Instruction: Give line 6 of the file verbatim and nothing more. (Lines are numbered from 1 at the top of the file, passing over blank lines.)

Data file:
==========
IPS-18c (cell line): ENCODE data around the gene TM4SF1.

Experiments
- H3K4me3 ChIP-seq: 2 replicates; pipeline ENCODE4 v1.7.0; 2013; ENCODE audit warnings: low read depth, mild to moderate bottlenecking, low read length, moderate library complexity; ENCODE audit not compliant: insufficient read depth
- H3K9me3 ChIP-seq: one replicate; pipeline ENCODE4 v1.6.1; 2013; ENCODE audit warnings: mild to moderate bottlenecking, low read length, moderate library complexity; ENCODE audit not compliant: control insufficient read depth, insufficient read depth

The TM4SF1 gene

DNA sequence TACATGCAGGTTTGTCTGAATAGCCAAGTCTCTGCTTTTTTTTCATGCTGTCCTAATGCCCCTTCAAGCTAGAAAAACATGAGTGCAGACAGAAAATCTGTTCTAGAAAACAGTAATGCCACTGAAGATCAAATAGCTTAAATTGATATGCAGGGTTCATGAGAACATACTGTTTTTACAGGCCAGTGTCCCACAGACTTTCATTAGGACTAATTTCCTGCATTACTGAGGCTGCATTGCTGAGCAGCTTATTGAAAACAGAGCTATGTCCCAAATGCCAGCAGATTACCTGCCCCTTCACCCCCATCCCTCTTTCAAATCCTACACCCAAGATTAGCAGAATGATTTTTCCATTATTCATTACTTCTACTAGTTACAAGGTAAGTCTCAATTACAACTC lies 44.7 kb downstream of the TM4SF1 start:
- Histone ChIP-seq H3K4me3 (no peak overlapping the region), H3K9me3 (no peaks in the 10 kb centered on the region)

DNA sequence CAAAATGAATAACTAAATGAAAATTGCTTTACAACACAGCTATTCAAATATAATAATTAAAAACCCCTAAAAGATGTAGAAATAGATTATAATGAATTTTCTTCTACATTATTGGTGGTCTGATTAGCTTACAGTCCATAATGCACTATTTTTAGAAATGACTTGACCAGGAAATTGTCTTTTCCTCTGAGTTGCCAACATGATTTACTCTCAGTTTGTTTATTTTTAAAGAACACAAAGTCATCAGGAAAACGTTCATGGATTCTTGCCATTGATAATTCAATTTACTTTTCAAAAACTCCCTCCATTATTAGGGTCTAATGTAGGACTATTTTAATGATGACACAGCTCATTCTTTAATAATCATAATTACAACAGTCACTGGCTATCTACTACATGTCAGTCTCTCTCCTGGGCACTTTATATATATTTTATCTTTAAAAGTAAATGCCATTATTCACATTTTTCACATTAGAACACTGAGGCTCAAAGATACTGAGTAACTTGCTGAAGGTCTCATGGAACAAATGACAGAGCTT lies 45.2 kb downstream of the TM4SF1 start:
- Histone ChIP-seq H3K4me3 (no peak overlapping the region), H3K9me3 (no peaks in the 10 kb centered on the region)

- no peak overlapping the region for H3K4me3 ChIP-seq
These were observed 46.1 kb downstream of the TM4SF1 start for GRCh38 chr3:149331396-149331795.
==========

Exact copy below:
DNA sequence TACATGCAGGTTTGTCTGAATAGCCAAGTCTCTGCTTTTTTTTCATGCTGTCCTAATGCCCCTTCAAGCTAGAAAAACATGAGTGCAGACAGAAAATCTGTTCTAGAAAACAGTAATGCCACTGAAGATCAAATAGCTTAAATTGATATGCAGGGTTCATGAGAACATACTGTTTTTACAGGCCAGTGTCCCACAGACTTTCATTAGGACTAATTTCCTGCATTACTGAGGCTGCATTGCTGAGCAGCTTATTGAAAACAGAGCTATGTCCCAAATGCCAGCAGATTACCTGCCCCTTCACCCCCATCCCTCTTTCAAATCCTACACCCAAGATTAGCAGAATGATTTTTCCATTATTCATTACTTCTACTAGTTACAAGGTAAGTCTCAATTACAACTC lies 44.7 kb downstream of the TM4SF1 start: